A Coast Guard diver in Newport, R.I., signals after completing hull inspections in 2011. More than 70 diving billets are now open for Coast Guard warrant officers and enlisted personnel. (Coast Guard)
It’s been more than 70 years since Coast Guard divers first took to the water in support of national security during World War II, but until January, the service didn’t have rated divers of its own — just qualified members of other rates on collateral duty or serving at a regional dive locker.
That changed on Jan. 31, when the Coast Guard unveiled the DV enlisted rating and the DIV chief warrant officer specialty, opening up 64 enlisted and 7 warrant officer billets for full-time, professional Coast Guard divers, as outlined in ALCOAST 037/14.
For now, budget restrictions don’t allow for officer billets, Chief Warrant Officer 2 Ken Andersen told Navy Times in a March 25 interview. Andersen is the Coast Guard Pacific Area assistant dive force manager, and one of people who helped stand up the DV rating.
“The motivation for this is immense,” he said. “The number of people that are coming out of the woodwork here, that are trying to come into the program — we’re getting emails from people who were divers many, many years ago and they want to come back in.”
Born from tragedy
Historically, the Coast Guard’s diving program has been a collateral duty, available to Coasties who completed initial diver training. Throughout much of the program’s history, qualified divers were assigned to cutters and stations, where they dove in addition to their regular duties as boatswain’s mates, marine science technicians and other ratings.
Then, in 2006, disaster struck. Two Coast Guardsmen aboard the polar icebreaker Healy died during a familiarization dive about 500 miles north of Alaska. Despite planning to dive only 20 feet, Lt. Jessica Hill and Boatswain’s Mate 2nd Class Steven Duque each descended to about 200 feet.
When the diver tenders realized how far they had gone, they were pulled to the surface, with no signs of life. They died to due to lack of oxygen and severe air pressure damage to their lungs.
The Healy’s investigation into the incident found that the dive should never have taken place. There were not enough qualified divers present, and the dive tenders were not qualified.
In the aftermath of the tragedy, the service examined how to improve its diving program. Experts pointed to lack of experience as a key factor in most diving accidents, and so in 2008, the service stood up two regional diving lockers to staff with full-timers, service diving program manager Lt. Trevor Hare told Navy Times.
“Part of our analysis over the last couple years, we asked the Naval Safety Center to pull mishap data from across military diving,” Hare said. “If you trace out mishaps and compare mishaps to experience, you can see the least experienced divers are having mishaps at greater regularity, with greater severity, than more experienced divers.”
It became apparent, Hare said, that diving as a collateral duty was probably not the way to go.
Duty stations opened in San Diego and Portsmouth, Va., where divers spend every day in training, maintaining their equipment or responding to missions. Teams of divers would also embark with cutters on patrol, assisting in law enforcement and search and rescue operations.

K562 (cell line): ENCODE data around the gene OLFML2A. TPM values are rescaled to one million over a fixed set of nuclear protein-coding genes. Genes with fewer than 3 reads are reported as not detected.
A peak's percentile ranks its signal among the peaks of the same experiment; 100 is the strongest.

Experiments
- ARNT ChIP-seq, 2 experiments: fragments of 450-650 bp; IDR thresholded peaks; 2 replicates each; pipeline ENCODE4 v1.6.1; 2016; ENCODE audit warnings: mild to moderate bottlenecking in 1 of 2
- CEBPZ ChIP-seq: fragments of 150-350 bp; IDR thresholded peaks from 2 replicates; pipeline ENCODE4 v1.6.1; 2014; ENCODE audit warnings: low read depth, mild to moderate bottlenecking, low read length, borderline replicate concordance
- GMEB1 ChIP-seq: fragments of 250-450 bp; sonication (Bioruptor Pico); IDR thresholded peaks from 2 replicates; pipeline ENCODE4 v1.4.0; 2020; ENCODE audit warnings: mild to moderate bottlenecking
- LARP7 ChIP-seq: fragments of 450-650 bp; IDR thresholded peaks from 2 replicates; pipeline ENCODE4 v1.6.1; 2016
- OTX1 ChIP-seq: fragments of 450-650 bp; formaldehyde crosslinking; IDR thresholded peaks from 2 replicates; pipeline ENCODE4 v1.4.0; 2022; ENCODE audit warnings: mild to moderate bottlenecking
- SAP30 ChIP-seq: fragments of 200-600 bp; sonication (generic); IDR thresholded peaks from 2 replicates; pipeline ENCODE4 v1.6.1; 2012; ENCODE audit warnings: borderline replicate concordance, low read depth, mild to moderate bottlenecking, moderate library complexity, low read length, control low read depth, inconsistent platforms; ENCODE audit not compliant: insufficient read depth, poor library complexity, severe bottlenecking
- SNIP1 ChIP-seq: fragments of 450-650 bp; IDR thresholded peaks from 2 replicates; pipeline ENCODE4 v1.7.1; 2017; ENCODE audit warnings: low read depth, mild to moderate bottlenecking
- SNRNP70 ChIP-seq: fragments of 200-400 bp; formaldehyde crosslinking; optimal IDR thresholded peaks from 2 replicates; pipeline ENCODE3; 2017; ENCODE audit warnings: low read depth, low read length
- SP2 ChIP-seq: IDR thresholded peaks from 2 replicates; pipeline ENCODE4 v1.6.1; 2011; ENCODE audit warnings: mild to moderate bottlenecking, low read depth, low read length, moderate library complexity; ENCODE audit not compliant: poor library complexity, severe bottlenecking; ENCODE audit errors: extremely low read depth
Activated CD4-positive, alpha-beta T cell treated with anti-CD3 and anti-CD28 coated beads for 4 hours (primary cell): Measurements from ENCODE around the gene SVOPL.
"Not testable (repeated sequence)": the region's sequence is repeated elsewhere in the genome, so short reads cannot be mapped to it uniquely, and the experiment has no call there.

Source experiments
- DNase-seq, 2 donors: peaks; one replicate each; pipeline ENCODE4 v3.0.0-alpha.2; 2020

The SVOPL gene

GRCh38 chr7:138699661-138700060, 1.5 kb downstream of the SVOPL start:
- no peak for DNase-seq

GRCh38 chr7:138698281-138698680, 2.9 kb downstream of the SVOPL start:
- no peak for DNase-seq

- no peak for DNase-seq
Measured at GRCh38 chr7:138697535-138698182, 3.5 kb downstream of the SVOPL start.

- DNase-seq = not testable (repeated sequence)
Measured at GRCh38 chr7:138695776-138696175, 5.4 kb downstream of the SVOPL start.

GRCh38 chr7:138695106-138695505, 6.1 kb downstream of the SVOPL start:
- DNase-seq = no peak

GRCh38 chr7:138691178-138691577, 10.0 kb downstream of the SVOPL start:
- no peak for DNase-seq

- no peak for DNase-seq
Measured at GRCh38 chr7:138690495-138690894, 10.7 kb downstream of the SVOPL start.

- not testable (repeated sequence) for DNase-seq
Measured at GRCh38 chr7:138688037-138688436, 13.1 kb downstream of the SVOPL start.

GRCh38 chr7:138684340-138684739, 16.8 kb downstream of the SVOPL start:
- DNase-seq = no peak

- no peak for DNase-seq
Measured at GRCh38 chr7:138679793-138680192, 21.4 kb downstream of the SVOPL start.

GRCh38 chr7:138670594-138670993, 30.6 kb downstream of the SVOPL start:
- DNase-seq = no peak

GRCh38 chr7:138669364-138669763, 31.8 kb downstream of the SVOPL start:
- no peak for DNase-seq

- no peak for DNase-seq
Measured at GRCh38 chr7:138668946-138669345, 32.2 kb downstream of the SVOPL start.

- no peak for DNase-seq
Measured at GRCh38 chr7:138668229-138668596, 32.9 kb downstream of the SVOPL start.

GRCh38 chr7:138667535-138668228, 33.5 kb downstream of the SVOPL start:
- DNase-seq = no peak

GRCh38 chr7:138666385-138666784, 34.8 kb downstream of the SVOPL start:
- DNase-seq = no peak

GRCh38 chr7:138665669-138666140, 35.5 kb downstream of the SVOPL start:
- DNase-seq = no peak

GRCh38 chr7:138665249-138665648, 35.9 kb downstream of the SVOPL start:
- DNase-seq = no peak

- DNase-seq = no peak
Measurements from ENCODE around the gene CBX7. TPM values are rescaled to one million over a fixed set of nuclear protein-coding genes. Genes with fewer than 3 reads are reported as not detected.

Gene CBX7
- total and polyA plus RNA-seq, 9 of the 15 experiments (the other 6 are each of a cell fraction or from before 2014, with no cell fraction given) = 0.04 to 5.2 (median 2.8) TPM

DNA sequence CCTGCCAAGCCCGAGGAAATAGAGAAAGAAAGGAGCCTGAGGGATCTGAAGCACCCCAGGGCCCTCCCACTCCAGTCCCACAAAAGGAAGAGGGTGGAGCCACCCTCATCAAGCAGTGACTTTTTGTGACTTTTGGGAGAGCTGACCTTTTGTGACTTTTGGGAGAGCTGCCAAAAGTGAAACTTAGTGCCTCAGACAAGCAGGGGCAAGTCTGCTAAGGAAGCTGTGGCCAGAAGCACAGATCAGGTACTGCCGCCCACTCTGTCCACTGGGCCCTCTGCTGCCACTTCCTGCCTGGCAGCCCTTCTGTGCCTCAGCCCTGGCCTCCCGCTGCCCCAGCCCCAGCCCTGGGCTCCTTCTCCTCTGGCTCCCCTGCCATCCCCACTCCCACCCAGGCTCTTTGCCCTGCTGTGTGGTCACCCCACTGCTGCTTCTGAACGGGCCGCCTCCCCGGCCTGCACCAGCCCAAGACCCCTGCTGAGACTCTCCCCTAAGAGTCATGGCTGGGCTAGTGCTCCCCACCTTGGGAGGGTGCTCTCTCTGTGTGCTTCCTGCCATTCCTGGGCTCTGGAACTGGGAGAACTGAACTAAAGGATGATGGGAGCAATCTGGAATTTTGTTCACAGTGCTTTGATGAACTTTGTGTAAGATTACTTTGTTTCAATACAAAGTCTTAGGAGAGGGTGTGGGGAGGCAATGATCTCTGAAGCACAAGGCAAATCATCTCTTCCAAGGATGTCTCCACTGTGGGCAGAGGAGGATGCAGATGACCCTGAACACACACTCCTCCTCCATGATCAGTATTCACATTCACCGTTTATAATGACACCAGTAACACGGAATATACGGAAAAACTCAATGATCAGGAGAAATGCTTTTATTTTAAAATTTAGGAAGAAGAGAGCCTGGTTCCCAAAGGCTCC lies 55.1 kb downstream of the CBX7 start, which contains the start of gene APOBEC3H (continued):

“I would say just about any day of the year someone at a locker is out on some type of mission,” Hare said. “The op tempo is really heavy.”
An official rating is part of the specialty’s logical progression, he added. Rather than spend time and money training divers who go back to their units and use their skills only occasionally, now the service can capitalize on that initial investment.
“We weren’t driving for a rating, that wasn’t our initial intent when we started trying to figure out how to fix this problem of giving away our proficiency,” he said. “It naturally came to us. What else can you do?”
Making the switch
Any interested Coastie is welcome to apply for cross-rating into diving, but the selection process is rigorous, Hare said. Those already assigned to dive lockers are not guaranteed a spot in the rating and must apply to keep their jobs.
At a minimum, diving hopefuls will need to have completed second class diver training at the Naval Diving and Salvage Training Center in Panama City, Fla. They’ll also need to be in paygrade E-5 or above.
The dive program is looking for people who bring something to the table “that isn’t necessarily associated with breathing underwater,” Hare said. Rigging, maintenance and sensory electronics experience are all helpful to have in a rated diver, he added.
In consulting with Navy diving experts, the Coast Guard decided to bring in divers who had a certain amount of experience in other areas, gained from several years of training in a different rating. The complication there, for those looking to transfer, is that they must be released from their current rating. That could be tough for an aspiring diver in an undermanned field.
“If I was advising someone who is enlisting who wanted to be a diver, I would caution them to consider their ‘A’ school and how critical their ranks and rates are,” Andersen said. “Once they’re done with their ‘A’ school obligation, they put their package in to lateral, and their rate has to give them up.”
Correction: An earlier version of this article misstated the first name of the officer who died in the 2006 diving accident. Her name was Lt. Jessica Hill.